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Q&A with survival skills expert Leon Pantenburg


Timothy Martinez Jr.

Lost In The Woods recently had a discussion about the importance of survival skills with Leon Pantenburg, who runs the fantastic site Survival Common Sense and teaches survival courses. To learn a number of indispensable survival skills, check out his site.

What made you interested in learning about and teaching survival skills?

I am a working newspaperman and because of covering various emergencies and disasters over the last three decades, I was exposed to a whole lot of people in bad situations because they did not have any survival skills. You have these situations with intelligent people doing stupid things, but they couldn’t help it because they didn’t know any better. I kind of got interested in that because it seemed like such a waste. A little training would have helped a lot of these people.

How did you learn about survival skills?

In 2006, James Kim was headed back to San Francisco after visiting central Oregon, took a wrong turn and died from hypothermia trying to rescue his family. About a month earlier a snowmobiler got lost and died about 10 miles out of town. Both of these situations triggered a new task for me and that was to write a survival guide.

My boss said to write a survival guide for central Oregon and he said what I want you to do is treat this as an investigative assignment. I did and that was published in 2007. Along the way, I did a lot of research and found that much of the information that’s available is wrong. Many times it’s taught by people who don’t have any particular skills and I was just amazed at the amount of misinformation that’s available.

I have also gone hunting and wilderness backpacking and have been studying wilderness survival for many years. I have spent a good deal of time in wilderness areas, and learned many of my skills by observing and doing.

Why is it so important to have survival skills?

If you look at the East Coast right now or look at the aftermath of Hurricane Katrina, you can see that people can be in a survival situation in a matter of minutes. It can happen in an instant. Many of the people who didn’t do too well in Hurricane Katrina are in a survival situation and need to learn skills like how to make a shelter.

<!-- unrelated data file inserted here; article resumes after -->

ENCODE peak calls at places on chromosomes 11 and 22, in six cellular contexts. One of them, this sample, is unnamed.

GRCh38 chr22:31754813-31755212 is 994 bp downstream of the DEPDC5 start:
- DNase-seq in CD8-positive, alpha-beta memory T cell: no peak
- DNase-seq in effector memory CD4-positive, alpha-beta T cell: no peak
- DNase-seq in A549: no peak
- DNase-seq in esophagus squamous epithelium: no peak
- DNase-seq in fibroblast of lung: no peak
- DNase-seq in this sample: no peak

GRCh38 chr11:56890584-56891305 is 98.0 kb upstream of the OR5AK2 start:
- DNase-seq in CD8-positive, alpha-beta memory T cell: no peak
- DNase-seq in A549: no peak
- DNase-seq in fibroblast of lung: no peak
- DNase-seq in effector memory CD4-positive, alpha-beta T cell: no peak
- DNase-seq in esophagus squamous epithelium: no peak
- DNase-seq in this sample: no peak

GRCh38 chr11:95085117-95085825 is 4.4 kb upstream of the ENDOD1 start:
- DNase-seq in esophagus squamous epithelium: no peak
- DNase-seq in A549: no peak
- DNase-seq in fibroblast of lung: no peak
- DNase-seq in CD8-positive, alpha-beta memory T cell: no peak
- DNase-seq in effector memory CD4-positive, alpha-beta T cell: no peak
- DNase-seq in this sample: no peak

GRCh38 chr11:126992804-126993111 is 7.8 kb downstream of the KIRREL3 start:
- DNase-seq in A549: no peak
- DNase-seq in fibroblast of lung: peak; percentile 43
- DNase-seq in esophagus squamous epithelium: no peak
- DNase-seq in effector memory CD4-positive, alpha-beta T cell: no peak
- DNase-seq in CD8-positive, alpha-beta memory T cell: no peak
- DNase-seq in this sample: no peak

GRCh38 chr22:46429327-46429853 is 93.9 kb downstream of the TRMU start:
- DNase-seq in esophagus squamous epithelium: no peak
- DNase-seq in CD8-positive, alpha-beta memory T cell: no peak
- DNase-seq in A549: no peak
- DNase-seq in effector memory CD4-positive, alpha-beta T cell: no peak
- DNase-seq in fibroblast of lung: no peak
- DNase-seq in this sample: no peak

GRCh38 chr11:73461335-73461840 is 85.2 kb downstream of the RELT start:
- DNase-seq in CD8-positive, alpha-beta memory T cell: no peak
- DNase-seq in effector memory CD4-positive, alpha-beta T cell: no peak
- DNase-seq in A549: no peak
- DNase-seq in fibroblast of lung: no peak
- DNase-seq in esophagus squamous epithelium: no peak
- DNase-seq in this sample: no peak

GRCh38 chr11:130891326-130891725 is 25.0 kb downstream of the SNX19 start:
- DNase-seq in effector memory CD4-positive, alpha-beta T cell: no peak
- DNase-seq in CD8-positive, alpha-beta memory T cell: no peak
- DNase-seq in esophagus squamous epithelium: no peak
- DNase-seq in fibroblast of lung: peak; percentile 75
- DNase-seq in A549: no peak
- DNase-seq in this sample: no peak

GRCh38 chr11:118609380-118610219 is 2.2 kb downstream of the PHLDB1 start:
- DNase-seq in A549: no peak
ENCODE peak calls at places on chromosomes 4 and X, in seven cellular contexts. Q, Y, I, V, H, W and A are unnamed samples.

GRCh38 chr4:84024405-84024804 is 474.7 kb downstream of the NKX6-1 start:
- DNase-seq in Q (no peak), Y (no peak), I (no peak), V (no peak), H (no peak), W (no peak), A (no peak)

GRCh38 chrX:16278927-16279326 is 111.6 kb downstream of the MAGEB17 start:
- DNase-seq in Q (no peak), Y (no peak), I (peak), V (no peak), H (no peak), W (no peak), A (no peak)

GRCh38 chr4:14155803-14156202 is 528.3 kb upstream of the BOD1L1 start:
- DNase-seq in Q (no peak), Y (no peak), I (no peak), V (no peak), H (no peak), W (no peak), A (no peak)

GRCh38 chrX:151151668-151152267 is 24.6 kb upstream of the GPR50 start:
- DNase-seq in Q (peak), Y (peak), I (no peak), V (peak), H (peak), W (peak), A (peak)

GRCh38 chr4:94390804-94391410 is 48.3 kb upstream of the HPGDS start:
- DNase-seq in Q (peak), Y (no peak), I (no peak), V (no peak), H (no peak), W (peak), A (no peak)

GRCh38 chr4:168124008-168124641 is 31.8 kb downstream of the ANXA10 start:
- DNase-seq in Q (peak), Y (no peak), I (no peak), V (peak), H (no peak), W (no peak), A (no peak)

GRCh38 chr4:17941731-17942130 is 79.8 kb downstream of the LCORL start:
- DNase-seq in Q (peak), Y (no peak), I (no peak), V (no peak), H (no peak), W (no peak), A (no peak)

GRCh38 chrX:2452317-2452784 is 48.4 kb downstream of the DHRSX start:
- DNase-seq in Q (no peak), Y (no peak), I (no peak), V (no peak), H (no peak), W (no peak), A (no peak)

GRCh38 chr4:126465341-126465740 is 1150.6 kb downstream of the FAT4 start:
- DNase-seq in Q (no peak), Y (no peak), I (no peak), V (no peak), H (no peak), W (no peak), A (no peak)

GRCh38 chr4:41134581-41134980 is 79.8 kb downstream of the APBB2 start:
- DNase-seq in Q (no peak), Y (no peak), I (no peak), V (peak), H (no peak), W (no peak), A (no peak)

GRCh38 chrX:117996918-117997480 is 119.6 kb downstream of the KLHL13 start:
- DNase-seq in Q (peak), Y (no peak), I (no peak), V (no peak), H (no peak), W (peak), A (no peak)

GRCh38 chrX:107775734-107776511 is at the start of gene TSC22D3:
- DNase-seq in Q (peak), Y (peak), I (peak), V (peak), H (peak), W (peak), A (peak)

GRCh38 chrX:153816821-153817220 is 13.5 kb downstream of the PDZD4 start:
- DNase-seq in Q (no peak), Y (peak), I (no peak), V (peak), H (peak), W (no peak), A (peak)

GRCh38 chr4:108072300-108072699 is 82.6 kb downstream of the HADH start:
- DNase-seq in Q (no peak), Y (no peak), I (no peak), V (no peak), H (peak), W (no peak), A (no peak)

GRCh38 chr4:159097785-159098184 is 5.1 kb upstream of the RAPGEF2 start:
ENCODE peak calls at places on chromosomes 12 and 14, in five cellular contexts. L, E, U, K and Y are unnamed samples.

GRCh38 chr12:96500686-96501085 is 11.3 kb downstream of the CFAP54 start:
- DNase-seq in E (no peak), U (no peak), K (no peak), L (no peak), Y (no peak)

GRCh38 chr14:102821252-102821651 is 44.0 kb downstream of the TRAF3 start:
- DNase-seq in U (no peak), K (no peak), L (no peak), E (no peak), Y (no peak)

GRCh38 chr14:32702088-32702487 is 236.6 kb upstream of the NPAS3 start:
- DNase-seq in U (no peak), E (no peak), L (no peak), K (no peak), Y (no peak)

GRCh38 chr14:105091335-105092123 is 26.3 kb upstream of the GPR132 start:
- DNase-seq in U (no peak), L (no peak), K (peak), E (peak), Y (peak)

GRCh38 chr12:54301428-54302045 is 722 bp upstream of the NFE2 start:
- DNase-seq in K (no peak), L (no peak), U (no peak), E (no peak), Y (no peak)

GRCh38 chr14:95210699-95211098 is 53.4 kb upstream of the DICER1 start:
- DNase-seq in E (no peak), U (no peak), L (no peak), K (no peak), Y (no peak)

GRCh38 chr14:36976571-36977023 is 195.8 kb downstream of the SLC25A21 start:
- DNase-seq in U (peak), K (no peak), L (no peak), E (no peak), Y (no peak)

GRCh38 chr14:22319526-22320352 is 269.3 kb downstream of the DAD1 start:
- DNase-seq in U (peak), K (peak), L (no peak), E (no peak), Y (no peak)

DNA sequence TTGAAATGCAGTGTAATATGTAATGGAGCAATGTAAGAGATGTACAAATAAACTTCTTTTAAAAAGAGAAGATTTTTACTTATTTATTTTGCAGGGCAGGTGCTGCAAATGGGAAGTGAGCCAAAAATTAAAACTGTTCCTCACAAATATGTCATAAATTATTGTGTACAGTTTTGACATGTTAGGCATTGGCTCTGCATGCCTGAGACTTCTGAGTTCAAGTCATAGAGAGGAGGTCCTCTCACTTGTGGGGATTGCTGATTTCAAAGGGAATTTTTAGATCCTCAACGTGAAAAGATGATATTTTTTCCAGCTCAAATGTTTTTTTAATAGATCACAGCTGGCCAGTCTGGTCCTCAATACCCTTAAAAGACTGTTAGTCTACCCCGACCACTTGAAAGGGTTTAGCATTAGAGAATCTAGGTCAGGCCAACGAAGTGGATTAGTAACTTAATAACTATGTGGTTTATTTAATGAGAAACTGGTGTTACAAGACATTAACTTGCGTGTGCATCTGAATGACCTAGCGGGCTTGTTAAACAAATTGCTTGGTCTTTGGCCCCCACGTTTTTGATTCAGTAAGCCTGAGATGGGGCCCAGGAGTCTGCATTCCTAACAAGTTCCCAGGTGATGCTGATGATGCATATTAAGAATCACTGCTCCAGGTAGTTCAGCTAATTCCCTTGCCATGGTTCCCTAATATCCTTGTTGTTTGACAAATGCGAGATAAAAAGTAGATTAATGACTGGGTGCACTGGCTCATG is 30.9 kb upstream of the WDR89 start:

In your experience covering survival topics, what is the most extreme case where survival skills saved someone’s life?

Typically, that’s not the kind of thing we get in the news business because when we have someone who is saved by survival skills, they’re not a story. They’re just someone who had an uncomfortable night out. We’ve had several situations where someone has died and there’s one man whose body has still never been recovered.

If you could only take three items into a survival situation, what would they be?

If I’m out in the wilderness, one would be a good survival knife. I would want a fire ignition kit and that would be a magnesium stick with cotton balls of Vaseline. Then I would want about an 8 by 10 tarp. The tarp could be used for shelter, improvised rain gear, as a water container and a myriad of other things, which can be found at my website.

Have you ever found yourself in situation that warranted survival skills?

It’s a qualified yes. The situation could have developed into a survival situation if I didn’t have the correct tools. The closest I came to a serious situation was the time I fell into the Mississippi river and had to swim downstream to get out because an ocean liner was going by. When I got out it was very cold and I started to get hypothermic to the point where I was almost out of it.

I had to rely on what I learned years earlier, which is that you don’t lay down. You just keep moving, dry off and get back to your stuff. It was hard to think because of the cold and my core temperature had dropped down. Normally, people who get in survival situations have gotten into them because of some mistake.

What are the key survival skills every camper should know?

Information is the best thing a camper can take with them. Know where you are. Know what the risks are for that particular area. If there are problems with bears, know about that before you go. If there is the potential for a flash flood, be aware of where the exits are and how to get out of it.

Everybody should have a survival kit with them and at the bare minimum, it should include a whistle, some way of signaling, a large garbage bag for shelter, In general, training is more important in this situation than all the gear you take along because if you don’t know how to use the gear, it’s of no value to you.

For more tips on key survival skills every camping family should know, Leon Pantenburg recommends you read his post A Survival Guide for Kids (and parents, too!).